I had bagged an invite to the illustrious Bruntingthorpe proving ground to ride the brand new
CBR1000RR Fireblade SP1. Bruntingthorpe is an airfield circuit and up until a few years ago, was home to Vulcan to the skies project. It now consists of a 2 mile long straight, and some very, two tight right-handers and then a pair of left and then right delicious sweeping corners with another straight and then a nice flip flop chicane.
I was riding it a few days after TT 2017. You know the one where Guy Martin had a “moment’. The race bikes on the road racing scene have been plagued with issues. Keyboard warriors don’t know that the race bikes run a completely different box to the road bikes. Social media was set alight with speculation, and as we all know, rumours spreads like wildfire. I’m not one to believe until I see it first hand. I couldn’t form any valid opinion of it without actually giving it a go, so I went in with an open mind. It dawned on me that this was a top of the range £20K special edition bike which wasn’t mine.
I saw the bike parked up and it looked absolutely beautiful. The HRC colour scheme sets this bike on fire. Gold wheels and the classic, but revised HRC livery certainly make it a looker. The CBR1000RR Fireblade SP1 is exceptionally well equipped. Full-colour TFT dashboard, Ohlins electronic adjustable front suspension and up are asnd down quick-shifter/autoblipper.
The windscreen on the SP is tiny. I am 5”7’, and I couldn’t get fully tucked up behind it, so there is quite a lot of wind. I get why the screen gets replaced with a double bubble on the TT racers. The Ohlins electronic suspension is a real piece of kit, but the blade isn’t the only bike employing such as system. It is becoming commonplace on a lot of the top of the range bikes. The blade soaks up the bumps nicely although I haven’t been on the standard Fireblade to compare it to the non-Ohlins version.
The dashboard is a work of art. It gives clear and concise information but then also some real novelty items too such as lean angle and lap timer features, and changes to the fully adjustable suspension, traction control and engine modes.
The autoblipper is also a thing of beauty. With the throttle completely closed, and with a proper click down with the left boot, it clicks into gear and rev matches nicely.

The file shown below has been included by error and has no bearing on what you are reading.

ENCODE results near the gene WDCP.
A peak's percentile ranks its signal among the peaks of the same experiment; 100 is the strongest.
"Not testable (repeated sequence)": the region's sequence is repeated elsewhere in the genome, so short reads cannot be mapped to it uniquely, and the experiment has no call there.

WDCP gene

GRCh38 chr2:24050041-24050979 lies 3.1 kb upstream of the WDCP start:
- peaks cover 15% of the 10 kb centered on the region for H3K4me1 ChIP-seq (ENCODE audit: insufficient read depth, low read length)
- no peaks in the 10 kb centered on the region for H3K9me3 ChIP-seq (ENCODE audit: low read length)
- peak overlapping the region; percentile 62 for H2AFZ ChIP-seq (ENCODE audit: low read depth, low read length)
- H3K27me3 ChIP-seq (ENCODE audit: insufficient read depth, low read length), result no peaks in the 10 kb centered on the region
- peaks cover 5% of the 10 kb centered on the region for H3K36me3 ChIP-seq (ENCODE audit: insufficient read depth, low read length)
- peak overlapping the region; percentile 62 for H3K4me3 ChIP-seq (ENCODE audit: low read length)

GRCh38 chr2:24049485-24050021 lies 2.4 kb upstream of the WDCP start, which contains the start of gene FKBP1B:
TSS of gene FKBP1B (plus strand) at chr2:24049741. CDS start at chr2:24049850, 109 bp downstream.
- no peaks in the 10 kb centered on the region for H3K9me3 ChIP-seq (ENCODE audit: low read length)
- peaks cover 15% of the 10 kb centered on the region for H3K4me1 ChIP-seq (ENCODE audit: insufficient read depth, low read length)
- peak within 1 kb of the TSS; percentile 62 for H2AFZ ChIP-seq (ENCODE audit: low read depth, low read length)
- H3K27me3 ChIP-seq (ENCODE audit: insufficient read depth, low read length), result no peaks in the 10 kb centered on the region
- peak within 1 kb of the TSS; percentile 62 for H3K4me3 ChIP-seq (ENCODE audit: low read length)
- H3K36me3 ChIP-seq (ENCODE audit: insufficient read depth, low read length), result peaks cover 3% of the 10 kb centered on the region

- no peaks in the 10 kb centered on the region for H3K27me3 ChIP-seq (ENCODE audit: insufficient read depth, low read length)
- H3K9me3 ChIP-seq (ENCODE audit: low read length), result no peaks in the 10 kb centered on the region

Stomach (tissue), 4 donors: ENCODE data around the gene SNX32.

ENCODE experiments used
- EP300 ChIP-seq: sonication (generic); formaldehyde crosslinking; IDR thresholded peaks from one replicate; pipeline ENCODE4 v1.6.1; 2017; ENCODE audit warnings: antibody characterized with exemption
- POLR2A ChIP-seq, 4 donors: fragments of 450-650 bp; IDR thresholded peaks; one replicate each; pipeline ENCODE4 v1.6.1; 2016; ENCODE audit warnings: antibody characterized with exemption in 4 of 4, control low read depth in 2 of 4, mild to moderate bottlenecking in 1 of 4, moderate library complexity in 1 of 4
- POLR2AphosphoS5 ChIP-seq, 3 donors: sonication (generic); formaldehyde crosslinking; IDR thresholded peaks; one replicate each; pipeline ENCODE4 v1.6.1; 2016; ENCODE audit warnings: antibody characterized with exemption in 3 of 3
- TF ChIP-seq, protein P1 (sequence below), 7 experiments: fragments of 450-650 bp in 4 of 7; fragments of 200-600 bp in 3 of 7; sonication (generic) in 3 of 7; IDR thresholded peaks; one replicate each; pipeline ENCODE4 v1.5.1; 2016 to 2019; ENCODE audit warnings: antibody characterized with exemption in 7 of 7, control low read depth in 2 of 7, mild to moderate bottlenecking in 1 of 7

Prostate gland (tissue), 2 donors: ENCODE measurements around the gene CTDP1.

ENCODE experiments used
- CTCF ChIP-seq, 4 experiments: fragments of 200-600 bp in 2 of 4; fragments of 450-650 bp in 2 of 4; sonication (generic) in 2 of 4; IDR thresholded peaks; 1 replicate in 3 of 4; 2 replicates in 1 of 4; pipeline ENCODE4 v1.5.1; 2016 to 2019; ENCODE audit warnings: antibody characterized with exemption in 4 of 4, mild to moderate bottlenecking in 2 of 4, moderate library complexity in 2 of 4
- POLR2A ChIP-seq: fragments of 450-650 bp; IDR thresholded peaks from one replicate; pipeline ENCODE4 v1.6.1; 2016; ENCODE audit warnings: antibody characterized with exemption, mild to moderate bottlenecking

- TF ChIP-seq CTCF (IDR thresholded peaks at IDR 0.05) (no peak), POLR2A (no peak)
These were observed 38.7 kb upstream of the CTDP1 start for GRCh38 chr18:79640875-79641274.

Having never been on “track” before it was quite unnerving. Even more when I remembered it was a borrowed bike. The long straight and twisty wide corners had me wondering what was coming the other way, before remembering there was nothing but clear tarmac. Good experience though nonetheless and I definitely have the itch to do a proper track day now.
The CBR1000RR Fireblade was lapping this up despite my nerves. I started off slowly gradually building speed and confidence. What also helped was having an accomplished racer as a chaperone. He gave me some pointers after each session. Mainly asking me why I was going so slow. This wasn’t the fireblades fault. The bike itself was well capable. Much later I decided to start twisting the throttle to the stops and smashing it up through the box. With the quick-shifter working, it’s magic, I hit 176 indicated on the speedo. Good going, but I was determined to hit the magic 180 barrier. I got a second wind and twisted again. The engine just kept going, it sounded amazing and kept pulling all the way past my 180mph indicated goal. That was when I backed it off. I was really happy about that.
From watching the footage back a full-throttle roll on from 45mph to 180 took around 14 seconds. Mental.
The engine on the CBR1000RR Fireblade SP is tweaked over the standard blade. It revs harder, faster, and is lighter. The revs seem to build and build and just keep going. I didn’t get anywhere near the redline, not because I didn’t want to, but because it just wasn’t needed. The way it builds speed is insane. By the end of the day, I was getting really confident and letting it go full chat down the long straight, fully tucking behind the tiny screen and grinning from ear to ear.
Going back the past few years, designers haven’t really been on form when it comes to designing nice looking exhaust systems. Some of them look bloody awful, like sick in your mouth hideous. Fortunately, though the fireblade exhaust looks the part, and it sounds fantastic too. The engine note really howls, both from behind the screen and also when spectating from afar. There are various aftermarket systems available and I can only imagine that they sound unreal judging by how good the stock is. I have heard mutterings that some tracks are pretty unhappy with the noise made by the standard SP can so be careful when putting that full system on as if it’s hard to pass noise tests on the standard can, then that shiny new Akrapovic is definitely going to blow the noise meters.
With hindsight now, my thoughts go back to the internet trolls, making jokes about endless false neutrals on fireblades, well I had nothing of the sort. The bike ran flawlessly for me all day. I guess the joke is on them. All I have said to anybody who has brought it up was that they need to get on a blade themselves and try it out.
Price-wise it does seem expensive I have seen used ones for around 16.5k with low mileage and some tasty goodies already fitted, a bargain to the circa 20k new, if you can get your hands on one. (prices correct at time of writing June 2017). Price is steep. It’s expensive because of the quality components equipped. Electric Ohlins, colour displays and all the other electronic aids are certain to bump the price up, Honda has gone all out with this bike. Competition like the R1M and the V4S is all around the same price tag. It is worth every penny, I’m going to have to get saving, or failing that, does anybody want to buy a slightly used kidney?